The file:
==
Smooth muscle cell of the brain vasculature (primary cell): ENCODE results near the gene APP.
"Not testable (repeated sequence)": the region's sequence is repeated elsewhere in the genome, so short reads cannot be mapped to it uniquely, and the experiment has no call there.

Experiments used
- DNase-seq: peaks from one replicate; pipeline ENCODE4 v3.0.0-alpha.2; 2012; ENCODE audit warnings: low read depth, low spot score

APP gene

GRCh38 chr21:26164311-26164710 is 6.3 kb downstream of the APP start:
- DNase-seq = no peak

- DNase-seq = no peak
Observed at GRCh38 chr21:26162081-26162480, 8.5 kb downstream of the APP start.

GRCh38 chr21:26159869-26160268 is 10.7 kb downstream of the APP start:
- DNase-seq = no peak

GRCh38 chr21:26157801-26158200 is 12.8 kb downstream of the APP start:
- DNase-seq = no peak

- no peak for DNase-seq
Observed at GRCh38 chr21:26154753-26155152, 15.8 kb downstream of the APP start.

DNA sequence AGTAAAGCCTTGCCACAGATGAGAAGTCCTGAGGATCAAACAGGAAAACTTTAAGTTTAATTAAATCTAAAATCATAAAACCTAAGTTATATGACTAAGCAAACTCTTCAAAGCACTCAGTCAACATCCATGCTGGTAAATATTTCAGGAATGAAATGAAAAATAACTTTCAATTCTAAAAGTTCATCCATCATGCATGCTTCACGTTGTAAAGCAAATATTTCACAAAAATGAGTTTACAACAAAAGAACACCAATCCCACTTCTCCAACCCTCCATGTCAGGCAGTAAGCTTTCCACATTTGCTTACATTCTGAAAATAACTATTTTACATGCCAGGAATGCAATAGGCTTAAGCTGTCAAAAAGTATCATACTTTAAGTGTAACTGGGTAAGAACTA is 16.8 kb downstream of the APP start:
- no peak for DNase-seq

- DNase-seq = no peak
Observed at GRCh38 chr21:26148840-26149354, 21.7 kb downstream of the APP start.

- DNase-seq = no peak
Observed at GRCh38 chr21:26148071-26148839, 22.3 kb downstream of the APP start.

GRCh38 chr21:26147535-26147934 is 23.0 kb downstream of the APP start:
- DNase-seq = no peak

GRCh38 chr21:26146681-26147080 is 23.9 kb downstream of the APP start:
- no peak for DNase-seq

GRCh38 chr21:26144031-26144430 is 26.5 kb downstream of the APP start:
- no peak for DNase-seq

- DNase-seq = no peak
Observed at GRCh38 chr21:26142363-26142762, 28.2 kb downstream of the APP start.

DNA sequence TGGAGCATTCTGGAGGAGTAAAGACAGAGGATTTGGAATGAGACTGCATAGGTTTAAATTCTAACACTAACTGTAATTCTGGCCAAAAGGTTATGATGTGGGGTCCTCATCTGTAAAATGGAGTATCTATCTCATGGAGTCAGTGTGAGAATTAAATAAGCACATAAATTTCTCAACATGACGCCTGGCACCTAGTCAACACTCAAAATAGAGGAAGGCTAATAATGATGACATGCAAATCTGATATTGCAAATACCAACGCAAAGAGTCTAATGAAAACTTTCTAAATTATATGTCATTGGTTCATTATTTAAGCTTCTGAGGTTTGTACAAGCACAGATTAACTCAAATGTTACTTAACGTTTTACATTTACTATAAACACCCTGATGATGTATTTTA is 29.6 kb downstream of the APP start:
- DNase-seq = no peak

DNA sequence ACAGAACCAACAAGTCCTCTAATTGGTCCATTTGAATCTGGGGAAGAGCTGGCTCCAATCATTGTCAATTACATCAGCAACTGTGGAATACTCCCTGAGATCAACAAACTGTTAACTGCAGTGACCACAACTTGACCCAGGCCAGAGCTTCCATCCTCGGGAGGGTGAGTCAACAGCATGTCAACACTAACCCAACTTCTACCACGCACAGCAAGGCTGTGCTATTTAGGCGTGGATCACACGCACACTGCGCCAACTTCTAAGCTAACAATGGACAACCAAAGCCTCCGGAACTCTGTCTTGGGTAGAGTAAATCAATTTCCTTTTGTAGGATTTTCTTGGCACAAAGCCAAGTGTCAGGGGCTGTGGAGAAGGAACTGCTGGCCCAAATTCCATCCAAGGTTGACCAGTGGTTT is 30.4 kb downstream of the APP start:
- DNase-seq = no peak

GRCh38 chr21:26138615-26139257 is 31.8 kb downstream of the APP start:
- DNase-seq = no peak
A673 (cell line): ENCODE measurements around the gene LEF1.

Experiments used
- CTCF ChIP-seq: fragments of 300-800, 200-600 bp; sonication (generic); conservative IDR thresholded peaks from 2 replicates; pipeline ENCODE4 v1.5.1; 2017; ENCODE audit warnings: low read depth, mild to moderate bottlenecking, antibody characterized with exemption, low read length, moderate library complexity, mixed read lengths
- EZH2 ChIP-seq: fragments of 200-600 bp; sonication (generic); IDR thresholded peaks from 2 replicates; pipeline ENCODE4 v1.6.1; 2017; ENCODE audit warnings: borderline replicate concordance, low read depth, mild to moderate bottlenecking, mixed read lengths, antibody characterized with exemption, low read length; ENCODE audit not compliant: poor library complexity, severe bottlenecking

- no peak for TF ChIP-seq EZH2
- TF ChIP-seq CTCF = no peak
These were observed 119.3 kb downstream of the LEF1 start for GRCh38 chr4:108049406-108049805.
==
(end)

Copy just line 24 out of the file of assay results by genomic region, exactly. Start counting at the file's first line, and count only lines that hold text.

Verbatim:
GRCh38 chr21:26146681-26147080 is 23.9 kb downstream of the APP start: